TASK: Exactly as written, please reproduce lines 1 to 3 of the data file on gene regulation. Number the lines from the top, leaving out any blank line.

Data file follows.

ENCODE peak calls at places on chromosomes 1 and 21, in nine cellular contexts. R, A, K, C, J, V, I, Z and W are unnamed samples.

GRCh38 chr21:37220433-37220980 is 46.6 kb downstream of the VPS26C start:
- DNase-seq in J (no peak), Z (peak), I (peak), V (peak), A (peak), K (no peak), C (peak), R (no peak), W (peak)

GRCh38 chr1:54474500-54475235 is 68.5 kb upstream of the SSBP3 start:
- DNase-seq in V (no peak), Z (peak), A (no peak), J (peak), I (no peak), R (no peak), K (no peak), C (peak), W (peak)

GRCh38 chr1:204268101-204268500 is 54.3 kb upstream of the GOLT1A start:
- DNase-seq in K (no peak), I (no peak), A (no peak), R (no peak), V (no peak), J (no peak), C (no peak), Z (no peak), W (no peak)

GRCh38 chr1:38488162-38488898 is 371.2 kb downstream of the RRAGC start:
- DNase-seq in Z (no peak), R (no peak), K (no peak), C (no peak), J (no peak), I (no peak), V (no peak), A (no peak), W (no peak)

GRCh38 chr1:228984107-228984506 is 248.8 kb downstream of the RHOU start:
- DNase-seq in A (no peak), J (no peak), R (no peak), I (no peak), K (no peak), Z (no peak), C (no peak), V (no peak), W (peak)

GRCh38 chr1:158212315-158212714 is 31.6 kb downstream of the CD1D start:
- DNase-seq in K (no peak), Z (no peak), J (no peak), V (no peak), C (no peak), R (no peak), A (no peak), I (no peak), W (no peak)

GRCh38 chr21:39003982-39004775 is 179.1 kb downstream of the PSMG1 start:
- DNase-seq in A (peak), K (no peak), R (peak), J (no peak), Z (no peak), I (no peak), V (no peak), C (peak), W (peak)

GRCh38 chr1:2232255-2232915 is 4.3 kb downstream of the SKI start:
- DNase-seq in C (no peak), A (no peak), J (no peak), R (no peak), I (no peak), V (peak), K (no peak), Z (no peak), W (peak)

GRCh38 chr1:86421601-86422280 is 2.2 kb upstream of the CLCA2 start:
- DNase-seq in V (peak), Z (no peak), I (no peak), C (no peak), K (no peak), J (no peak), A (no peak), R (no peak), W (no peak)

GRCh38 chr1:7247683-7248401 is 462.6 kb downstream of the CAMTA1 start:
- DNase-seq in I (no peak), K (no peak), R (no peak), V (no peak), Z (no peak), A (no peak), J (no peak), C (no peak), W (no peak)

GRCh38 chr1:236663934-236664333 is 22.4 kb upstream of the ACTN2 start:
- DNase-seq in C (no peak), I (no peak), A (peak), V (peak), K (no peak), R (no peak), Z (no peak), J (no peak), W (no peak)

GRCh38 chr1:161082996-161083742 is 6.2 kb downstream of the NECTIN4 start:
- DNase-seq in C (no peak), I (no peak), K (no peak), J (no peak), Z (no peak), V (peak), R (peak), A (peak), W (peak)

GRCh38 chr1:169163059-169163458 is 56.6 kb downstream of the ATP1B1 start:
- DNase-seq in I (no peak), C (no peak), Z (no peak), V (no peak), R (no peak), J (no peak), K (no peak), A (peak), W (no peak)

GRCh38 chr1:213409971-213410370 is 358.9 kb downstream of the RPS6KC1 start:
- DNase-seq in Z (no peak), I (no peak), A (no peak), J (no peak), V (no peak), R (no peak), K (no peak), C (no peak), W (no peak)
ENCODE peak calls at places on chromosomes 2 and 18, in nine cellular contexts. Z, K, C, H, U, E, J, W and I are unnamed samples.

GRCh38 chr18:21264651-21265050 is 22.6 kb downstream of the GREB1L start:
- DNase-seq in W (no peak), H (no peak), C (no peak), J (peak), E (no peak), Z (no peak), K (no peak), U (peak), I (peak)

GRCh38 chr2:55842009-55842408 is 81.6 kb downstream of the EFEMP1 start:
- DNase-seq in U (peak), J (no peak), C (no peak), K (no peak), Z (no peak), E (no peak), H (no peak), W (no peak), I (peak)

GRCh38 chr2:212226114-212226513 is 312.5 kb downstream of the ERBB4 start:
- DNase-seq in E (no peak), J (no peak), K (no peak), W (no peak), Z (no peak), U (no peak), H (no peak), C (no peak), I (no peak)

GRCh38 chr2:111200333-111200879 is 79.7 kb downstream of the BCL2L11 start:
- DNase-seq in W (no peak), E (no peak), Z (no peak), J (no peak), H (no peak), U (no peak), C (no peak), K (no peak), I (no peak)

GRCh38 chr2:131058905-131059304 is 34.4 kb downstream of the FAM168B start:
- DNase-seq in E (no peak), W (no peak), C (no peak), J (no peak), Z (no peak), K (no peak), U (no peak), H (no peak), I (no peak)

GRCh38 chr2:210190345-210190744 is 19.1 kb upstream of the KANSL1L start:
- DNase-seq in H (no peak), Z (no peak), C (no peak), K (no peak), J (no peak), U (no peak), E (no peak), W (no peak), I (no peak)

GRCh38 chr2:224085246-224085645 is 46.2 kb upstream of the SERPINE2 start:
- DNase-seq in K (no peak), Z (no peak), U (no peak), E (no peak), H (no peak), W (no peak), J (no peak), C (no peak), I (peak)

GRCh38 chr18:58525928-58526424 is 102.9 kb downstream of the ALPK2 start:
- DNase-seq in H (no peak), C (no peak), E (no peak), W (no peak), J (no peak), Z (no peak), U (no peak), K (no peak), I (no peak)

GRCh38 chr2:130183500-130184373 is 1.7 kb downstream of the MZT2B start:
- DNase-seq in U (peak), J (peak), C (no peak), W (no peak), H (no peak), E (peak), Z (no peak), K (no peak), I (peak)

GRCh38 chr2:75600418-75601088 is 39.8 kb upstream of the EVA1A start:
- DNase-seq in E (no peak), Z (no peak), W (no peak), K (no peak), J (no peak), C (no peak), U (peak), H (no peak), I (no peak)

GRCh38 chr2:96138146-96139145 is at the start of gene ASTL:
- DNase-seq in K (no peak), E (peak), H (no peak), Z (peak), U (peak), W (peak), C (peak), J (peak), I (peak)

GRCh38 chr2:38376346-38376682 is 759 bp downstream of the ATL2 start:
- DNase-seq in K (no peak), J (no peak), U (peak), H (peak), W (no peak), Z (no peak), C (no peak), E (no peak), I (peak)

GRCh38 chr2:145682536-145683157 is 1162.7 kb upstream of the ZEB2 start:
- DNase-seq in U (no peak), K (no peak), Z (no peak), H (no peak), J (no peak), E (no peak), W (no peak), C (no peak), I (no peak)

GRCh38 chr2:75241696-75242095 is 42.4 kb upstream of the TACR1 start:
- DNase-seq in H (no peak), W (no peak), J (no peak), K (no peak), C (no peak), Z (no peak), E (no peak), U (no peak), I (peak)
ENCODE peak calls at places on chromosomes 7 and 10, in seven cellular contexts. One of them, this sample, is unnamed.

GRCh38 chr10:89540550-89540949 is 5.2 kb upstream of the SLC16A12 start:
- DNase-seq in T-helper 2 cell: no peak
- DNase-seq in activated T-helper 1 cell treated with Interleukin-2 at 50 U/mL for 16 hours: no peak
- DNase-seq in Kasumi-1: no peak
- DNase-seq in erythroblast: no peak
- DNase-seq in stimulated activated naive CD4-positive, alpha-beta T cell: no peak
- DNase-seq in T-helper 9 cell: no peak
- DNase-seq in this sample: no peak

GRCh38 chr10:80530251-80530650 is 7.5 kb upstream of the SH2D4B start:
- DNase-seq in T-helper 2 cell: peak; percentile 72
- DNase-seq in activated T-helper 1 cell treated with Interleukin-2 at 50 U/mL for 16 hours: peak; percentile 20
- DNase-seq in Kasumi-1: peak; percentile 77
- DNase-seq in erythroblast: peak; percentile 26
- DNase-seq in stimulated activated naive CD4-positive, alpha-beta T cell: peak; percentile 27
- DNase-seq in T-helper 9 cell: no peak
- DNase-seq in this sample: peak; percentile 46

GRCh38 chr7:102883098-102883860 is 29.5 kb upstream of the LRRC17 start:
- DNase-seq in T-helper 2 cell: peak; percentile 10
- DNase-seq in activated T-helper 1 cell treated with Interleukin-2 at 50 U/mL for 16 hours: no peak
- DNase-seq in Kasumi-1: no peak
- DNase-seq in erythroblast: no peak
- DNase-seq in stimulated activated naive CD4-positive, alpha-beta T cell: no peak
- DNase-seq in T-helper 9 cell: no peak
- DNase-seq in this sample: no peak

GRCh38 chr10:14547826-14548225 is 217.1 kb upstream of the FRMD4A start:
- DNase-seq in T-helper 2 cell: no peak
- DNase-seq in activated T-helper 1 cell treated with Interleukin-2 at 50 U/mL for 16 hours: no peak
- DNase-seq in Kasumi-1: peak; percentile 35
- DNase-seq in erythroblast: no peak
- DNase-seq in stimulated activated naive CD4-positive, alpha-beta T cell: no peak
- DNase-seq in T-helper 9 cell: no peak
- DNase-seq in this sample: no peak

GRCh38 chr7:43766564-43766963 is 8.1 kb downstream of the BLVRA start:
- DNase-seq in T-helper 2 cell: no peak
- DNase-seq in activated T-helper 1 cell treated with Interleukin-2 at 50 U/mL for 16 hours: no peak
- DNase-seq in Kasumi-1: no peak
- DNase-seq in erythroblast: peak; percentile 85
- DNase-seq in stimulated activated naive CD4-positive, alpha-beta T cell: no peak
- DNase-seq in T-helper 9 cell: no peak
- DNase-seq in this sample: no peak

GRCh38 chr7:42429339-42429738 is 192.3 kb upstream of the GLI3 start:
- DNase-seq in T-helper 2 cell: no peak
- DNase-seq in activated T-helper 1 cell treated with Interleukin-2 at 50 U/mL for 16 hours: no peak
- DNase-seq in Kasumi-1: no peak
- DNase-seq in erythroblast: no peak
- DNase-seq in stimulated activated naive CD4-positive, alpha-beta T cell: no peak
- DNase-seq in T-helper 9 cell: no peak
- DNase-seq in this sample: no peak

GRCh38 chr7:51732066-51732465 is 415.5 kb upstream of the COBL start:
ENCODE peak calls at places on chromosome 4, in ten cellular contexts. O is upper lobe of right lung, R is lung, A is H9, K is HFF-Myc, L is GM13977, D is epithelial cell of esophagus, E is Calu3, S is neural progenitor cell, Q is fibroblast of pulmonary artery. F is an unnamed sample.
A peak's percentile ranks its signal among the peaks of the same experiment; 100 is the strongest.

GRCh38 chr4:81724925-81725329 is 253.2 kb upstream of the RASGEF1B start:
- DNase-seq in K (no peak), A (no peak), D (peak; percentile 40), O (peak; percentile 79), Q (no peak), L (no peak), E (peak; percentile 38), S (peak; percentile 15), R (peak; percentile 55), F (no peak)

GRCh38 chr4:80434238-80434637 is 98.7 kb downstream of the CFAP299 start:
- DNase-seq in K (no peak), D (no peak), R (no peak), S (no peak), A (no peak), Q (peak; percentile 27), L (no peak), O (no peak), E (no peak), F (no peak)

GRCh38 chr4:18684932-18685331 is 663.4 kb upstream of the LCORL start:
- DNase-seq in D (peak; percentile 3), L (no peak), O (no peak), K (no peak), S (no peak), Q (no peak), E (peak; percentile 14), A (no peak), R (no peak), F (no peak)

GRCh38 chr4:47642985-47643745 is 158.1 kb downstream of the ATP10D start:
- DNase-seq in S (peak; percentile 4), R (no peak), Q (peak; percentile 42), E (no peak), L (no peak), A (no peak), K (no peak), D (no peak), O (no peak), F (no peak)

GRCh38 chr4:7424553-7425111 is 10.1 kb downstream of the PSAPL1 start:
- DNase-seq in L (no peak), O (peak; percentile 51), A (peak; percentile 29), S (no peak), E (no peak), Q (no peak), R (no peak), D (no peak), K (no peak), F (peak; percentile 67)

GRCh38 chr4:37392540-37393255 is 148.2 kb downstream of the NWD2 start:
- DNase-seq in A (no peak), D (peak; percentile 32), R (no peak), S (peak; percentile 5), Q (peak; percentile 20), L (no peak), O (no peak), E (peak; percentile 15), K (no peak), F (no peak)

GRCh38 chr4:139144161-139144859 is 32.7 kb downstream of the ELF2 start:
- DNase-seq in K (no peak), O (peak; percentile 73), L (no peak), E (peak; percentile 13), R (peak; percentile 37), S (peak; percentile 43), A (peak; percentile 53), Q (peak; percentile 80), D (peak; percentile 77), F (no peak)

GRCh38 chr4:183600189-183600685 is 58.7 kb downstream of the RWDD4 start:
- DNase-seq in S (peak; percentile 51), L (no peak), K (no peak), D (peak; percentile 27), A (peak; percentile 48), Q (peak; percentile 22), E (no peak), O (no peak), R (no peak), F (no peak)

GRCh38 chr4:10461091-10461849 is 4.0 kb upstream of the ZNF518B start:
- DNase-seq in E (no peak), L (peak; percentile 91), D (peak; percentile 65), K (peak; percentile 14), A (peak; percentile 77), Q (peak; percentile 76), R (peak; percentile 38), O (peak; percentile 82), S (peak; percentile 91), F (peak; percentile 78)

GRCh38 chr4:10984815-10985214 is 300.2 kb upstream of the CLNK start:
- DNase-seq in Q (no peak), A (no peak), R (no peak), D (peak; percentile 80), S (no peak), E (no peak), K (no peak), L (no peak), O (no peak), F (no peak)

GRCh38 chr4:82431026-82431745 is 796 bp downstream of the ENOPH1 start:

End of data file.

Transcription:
ENCODE peak calls at places on chromosomes 1 and 21, in nine cellular contexts. R, A, K, C, J, V, I, Z and W are unnamed samples.

GRCh38 chr21:37220433-37220980 is 46.6 kb downstream of the VPS26C start:
- DNase-seq in J (no peak), Z (peak), I (peak), V (peak), A (peak), K (no peak), C (peak), R (no peak), W (peak)